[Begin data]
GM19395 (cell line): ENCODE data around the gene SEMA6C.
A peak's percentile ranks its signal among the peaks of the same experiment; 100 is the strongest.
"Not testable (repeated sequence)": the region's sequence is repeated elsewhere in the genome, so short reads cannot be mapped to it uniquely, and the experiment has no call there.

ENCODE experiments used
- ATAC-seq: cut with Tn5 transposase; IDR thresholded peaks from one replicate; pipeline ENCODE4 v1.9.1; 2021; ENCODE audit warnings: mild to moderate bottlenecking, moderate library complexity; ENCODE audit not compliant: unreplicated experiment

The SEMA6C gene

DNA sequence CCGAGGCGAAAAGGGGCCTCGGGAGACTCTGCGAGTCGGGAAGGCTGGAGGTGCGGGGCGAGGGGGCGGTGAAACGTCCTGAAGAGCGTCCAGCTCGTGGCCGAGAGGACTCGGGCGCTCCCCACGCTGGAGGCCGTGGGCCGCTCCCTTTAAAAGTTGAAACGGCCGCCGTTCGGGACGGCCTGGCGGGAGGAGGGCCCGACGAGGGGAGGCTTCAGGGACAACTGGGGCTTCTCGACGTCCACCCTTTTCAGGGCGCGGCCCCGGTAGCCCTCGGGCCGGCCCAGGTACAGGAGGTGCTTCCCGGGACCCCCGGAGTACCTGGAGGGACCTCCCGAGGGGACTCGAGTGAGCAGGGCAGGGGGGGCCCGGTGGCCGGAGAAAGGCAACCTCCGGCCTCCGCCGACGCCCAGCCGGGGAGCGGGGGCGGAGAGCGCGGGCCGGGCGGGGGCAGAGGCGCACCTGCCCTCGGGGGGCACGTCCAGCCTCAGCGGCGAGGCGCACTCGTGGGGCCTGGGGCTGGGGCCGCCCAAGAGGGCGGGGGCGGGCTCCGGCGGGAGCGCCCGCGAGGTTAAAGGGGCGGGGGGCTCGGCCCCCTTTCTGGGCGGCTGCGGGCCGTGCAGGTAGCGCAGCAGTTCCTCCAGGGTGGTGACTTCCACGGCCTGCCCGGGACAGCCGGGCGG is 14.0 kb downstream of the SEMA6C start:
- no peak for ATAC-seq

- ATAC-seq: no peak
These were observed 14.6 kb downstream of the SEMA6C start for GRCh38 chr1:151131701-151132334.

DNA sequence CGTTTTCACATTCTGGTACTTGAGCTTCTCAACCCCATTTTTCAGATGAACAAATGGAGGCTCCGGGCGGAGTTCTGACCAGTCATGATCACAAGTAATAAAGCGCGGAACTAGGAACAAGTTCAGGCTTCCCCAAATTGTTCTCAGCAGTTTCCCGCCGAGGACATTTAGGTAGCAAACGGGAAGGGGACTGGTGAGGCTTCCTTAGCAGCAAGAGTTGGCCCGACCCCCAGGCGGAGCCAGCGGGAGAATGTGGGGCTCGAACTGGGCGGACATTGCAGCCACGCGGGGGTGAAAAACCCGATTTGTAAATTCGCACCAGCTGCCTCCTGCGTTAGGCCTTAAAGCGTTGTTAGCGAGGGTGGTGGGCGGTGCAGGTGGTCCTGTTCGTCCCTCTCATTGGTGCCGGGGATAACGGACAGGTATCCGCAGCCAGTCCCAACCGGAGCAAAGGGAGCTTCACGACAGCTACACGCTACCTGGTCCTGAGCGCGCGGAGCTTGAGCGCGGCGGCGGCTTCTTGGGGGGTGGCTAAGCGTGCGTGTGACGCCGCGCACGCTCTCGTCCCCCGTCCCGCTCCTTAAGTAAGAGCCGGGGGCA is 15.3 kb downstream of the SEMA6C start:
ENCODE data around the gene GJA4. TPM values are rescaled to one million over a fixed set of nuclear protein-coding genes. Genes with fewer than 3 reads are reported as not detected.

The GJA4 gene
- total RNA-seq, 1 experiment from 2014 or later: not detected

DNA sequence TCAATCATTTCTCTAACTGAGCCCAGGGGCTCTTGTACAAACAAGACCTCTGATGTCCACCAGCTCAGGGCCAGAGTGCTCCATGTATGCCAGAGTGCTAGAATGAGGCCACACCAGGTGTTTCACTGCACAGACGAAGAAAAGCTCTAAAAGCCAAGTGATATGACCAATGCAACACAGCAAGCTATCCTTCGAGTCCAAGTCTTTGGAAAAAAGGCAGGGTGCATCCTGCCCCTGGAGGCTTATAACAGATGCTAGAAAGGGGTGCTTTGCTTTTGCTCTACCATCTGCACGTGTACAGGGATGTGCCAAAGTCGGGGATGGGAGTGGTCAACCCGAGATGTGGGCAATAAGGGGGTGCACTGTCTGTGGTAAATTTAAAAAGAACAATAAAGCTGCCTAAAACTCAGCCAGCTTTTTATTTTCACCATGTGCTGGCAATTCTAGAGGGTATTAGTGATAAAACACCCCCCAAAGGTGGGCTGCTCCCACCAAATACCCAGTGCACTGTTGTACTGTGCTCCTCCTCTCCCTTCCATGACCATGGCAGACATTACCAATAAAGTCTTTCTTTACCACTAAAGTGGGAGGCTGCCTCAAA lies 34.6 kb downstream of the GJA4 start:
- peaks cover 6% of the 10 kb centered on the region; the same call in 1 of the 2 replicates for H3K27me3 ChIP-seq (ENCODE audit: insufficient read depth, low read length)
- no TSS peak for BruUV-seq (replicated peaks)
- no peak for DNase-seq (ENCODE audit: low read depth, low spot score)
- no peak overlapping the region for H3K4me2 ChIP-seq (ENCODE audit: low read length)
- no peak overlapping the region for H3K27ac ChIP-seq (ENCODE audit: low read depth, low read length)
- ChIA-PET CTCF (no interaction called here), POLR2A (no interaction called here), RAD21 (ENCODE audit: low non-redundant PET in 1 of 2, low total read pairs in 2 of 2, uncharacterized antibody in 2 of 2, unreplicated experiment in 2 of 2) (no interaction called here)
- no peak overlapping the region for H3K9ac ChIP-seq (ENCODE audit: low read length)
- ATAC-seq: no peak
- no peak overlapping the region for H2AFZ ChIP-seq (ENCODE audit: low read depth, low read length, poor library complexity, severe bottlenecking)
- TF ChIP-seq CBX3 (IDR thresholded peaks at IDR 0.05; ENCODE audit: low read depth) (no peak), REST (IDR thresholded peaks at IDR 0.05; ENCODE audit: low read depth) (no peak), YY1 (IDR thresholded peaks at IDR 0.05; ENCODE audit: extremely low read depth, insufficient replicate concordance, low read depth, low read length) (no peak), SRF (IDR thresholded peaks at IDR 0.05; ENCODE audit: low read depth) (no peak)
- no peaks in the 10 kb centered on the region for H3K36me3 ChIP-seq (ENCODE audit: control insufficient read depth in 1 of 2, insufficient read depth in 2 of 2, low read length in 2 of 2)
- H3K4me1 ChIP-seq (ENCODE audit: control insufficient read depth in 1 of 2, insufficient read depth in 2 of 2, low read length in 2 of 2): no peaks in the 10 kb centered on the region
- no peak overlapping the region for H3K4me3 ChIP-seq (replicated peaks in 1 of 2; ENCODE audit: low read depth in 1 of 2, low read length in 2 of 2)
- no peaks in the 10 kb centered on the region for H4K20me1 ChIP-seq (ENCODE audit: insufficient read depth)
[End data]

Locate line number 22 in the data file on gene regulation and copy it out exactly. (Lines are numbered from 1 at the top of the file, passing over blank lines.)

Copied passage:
- no peak overlapping the region for H3K9ac ChIP-seq (ENCODE audit: low read length)